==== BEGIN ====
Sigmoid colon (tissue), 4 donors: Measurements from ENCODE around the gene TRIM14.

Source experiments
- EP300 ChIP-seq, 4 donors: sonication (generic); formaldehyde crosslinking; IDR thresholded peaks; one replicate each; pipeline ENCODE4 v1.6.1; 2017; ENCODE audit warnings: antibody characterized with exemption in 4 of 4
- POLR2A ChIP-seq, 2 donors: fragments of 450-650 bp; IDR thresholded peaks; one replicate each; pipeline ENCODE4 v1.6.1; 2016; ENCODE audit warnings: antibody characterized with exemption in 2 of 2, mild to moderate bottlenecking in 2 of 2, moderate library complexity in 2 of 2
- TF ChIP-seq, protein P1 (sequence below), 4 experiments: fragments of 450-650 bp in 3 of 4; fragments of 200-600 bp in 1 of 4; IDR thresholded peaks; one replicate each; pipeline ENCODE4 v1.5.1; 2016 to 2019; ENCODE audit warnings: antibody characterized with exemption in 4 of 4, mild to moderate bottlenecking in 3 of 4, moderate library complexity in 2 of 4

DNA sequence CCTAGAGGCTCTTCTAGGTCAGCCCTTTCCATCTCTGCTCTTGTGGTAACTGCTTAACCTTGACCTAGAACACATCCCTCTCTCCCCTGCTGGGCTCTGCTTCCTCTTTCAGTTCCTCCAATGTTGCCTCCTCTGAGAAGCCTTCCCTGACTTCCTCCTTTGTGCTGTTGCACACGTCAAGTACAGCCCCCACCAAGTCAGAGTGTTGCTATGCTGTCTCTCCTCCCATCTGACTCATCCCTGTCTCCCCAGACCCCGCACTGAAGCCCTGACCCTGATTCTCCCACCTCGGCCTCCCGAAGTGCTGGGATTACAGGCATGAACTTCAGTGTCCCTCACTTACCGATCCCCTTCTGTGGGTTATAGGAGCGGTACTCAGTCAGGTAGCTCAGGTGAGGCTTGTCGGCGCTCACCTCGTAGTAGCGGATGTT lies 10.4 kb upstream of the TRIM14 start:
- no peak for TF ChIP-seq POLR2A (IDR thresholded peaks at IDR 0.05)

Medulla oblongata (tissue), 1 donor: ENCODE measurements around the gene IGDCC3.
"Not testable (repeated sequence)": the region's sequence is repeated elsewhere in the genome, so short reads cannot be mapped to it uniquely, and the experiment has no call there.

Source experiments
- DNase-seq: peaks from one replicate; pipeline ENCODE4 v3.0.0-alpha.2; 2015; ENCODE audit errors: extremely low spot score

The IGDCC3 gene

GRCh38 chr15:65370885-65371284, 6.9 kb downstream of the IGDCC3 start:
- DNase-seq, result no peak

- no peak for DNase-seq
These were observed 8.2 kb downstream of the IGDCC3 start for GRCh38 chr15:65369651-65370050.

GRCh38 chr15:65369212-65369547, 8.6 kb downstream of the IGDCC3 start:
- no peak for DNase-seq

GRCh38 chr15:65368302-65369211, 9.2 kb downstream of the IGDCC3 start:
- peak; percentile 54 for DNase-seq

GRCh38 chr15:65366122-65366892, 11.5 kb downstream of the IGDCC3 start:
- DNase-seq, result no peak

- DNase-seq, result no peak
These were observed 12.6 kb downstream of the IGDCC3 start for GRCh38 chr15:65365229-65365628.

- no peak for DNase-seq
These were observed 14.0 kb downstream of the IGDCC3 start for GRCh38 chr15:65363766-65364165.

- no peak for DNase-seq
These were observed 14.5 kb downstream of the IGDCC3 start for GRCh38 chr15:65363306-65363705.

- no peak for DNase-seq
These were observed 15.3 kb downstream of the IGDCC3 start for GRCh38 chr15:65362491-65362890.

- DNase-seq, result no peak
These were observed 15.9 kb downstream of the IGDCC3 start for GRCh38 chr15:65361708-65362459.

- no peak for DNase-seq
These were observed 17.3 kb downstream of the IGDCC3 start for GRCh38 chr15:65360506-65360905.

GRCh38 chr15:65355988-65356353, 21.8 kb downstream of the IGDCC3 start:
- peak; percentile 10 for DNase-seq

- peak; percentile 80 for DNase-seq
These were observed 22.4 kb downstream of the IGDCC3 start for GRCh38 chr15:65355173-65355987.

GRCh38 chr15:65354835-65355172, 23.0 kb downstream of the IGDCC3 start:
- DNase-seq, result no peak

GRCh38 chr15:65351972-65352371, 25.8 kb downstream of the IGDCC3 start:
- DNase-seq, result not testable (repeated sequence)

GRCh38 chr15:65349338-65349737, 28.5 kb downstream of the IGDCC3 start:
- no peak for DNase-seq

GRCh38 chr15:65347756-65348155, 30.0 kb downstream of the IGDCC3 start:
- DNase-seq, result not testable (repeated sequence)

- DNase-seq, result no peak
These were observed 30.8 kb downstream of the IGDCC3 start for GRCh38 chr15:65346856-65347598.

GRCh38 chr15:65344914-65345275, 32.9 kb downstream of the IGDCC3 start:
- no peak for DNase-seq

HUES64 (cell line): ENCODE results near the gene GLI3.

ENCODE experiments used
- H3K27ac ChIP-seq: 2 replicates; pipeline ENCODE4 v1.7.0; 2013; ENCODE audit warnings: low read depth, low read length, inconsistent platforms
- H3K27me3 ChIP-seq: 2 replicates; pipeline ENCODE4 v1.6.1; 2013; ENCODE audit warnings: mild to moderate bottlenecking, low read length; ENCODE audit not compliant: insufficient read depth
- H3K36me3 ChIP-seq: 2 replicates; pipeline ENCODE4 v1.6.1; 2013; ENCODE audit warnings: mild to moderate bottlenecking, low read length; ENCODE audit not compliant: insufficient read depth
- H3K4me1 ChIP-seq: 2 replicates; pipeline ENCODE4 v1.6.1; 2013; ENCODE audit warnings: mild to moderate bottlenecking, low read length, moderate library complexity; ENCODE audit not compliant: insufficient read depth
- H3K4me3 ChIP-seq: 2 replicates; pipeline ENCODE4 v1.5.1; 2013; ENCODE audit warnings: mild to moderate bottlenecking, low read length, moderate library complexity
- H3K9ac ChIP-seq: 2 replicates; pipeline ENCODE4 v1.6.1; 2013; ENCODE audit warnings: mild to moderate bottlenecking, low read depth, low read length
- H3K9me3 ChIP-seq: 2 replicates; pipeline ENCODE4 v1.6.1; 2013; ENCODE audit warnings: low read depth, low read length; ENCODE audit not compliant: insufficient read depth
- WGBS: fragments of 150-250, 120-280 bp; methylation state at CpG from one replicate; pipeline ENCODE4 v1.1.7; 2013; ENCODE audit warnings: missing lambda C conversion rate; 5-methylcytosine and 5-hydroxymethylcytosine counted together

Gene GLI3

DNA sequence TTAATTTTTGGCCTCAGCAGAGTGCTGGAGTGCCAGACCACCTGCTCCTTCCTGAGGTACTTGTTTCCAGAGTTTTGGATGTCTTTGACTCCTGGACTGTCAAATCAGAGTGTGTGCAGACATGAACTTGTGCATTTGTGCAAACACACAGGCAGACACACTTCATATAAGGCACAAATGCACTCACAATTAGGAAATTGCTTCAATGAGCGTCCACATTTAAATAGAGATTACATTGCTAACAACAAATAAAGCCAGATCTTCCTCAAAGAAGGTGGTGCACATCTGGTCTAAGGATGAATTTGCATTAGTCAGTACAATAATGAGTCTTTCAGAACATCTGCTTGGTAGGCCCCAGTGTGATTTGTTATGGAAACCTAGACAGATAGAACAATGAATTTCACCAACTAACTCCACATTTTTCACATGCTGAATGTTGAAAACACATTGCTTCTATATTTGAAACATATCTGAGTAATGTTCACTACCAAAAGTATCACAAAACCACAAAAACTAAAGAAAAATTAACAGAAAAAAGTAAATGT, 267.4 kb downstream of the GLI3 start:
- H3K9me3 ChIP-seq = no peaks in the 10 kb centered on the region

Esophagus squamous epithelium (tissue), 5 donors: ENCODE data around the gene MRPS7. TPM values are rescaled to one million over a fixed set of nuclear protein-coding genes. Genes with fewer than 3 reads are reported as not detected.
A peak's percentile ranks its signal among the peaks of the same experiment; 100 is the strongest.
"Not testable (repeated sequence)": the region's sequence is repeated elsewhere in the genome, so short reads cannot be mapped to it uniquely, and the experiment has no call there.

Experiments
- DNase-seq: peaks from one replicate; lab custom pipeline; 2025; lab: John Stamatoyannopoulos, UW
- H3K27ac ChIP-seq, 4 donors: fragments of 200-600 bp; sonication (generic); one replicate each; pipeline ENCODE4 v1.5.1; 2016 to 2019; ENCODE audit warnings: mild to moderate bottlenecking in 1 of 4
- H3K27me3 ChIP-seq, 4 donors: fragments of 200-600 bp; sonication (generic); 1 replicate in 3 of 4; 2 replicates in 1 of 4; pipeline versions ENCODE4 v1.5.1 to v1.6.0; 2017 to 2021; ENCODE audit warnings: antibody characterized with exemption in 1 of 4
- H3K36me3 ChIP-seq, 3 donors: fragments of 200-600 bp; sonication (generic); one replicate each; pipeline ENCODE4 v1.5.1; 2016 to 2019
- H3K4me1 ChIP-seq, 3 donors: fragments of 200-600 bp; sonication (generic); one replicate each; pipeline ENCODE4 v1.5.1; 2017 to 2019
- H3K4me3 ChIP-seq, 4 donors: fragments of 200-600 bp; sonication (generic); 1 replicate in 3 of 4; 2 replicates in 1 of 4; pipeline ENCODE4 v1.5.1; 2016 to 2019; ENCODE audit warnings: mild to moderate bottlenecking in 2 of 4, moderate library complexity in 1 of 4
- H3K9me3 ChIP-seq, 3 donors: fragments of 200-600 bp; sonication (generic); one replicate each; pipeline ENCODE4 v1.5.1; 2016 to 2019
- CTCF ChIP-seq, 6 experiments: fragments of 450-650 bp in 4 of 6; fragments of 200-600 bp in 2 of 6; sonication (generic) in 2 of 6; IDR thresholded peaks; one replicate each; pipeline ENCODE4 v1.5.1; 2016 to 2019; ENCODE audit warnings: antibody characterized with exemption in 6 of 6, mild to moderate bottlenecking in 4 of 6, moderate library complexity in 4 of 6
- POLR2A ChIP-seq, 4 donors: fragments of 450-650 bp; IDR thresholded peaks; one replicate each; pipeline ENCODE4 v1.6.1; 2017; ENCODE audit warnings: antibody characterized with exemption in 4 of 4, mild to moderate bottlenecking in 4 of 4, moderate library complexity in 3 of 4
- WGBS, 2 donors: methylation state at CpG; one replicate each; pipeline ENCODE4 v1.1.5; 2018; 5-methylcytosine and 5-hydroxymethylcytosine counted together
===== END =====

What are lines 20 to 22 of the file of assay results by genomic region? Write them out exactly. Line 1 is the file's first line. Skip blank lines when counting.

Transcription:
- peak; percentile 54 for DNase-seq

GRCh38 chr15:65366122-65366892, 11.5 kb downstream of the IGDCC3 start:
- DNase-seq, result no peak